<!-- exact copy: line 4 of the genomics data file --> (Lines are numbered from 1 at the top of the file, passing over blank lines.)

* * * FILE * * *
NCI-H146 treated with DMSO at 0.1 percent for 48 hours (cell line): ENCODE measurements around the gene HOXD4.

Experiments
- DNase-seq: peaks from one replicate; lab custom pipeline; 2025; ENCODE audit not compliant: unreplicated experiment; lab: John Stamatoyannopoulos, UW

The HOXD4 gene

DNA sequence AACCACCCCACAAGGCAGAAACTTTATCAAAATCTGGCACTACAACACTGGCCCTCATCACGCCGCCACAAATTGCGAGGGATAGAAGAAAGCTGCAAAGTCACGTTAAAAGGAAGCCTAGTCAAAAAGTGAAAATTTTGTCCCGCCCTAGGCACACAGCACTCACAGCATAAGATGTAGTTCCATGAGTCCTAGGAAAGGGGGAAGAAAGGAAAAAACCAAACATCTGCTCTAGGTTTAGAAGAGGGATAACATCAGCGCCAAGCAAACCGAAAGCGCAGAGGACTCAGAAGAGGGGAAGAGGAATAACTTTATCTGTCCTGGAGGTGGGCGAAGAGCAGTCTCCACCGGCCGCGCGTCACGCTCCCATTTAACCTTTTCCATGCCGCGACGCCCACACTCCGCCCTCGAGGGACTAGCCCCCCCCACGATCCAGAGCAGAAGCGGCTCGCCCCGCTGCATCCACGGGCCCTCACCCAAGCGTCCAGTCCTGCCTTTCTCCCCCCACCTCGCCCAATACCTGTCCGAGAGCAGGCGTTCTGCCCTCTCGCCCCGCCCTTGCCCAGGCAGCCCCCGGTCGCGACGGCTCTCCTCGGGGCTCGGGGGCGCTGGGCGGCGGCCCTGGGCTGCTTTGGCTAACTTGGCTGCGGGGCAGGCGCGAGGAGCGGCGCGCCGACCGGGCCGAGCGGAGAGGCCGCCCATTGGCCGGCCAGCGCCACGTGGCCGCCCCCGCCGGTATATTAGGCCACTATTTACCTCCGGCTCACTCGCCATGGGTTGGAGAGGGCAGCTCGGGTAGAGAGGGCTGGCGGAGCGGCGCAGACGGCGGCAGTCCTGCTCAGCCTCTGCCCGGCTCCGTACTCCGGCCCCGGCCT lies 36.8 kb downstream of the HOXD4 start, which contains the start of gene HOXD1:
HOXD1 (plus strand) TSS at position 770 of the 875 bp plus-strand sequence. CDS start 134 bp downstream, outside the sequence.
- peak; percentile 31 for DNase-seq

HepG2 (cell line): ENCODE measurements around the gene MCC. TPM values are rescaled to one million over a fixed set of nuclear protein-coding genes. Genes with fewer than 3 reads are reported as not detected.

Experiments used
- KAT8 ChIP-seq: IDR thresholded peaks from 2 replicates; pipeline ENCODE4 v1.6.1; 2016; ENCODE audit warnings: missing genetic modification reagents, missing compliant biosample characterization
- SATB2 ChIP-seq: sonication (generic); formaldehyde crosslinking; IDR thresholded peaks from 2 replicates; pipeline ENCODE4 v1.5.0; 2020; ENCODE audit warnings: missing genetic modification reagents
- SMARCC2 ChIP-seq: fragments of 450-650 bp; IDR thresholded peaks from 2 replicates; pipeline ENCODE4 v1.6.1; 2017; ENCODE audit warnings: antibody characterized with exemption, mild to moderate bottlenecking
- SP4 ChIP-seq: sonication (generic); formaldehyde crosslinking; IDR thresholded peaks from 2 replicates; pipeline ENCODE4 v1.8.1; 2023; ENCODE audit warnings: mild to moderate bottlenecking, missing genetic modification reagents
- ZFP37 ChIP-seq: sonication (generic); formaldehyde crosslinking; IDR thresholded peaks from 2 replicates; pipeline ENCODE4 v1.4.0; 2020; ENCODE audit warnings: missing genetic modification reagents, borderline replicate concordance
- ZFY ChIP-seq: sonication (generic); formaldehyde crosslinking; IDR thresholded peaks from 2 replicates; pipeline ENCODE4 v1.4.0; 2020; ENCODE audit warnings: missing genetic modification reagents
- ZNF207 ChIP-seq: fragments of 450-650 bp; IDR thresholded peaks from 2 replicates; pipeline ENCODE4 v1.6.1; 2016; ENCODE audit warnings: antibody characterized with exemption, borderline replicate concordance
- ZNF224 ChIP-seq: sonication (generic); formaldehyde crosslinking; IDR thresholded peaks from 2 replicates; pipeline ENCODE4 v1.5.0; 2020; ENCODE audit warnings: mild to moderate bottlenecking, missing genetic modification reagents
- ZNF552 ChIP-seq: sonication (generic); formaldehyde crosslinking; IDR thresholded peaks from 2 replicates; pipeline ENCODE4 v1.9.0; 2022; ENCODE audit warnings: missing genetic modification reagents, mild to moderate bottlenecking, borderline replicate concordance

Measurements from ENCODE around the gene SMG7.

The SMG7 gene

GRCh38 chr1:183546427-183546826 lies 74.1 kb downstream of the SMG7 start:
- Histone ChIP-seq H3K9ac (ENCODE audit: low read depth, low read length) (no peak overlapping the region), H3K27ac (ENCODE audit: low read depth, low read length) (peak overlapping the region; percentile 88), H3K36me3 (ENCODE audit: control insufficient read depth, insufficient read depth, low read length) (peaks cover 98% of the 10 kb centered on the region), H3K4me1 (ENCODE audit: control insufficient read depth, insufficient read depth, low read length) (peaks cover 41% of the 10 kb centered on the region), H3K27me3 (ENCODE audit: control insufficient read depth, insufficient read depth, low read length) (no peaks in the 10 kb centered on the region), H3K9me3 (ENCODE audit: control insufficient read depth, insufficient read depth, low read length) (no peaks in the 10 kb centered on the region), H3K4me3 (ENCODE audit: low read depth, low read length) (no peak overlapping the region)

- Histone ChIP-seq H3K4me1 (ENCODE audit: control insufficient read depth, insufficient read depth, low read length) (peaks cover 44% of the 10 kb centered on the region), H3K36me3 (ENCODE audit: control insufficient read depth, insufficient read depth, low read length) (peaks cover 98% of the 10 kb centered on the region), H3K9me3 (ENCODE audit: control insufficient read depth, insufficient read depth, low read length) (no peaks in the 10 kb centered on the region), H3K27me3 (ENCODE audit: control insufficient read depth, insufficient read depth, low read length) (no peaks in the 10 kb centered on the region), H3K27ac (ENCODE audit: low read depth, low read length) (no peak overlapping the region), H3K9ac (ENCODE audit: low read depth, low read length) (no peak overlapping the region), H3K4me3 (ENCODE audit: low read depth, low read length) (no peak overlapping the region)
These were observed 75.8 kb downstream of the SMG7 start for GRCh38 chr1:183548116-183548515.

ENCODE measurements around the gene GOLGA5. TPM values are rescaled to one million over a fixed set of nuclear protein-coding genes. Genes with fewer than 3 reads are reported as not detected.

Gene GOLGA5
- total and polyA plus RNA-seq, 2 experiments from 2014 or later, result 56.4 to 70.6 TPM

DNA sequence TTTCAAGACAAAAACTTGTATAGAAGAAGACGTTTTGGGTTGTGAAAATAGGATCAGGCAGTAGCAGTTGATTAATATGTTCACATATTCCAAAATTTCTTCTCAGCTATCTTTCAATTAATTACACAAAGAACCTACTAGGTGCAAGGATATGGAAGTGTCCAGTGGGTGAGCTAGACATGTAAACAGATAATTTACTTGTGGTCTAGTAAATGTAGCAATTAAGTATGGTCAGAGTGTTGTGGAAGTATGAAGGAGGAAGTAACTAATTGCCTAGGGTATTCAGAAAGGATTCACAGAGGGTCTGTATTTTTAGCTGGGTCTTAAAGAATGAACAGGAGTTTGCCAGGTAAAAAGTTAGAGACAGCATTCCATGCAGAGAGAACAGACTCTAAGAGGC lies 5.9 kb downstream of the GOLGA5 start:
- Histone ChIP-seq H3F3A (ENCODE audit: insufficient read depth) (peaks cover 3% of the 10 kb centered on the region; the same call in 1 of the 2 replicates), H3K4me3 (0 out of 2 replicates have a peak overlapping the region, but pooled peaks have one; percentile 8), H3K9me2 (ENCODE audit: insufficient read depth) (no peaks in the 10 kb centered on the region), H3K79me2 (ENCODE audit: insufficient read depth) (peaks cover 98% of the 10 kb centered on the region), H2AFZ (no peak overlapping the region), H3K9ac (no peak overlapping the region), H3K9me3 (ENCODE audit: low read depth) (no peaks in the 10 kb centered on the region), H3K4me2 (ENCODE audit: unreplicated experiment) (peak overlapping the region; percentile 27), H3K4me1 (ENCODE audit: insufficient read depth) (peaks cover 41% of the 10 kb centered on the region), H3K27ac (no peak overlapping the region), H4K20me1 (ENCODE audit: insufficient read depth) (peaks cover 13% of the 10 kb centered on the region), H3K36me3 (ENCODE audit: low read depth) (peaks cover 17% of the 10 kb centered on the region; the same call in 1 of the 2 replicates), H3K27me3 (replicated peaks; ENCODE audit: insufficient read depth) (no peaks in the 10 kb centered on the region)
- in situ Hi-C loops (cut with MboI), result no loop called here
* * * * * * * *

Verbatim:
The HOXD4 gene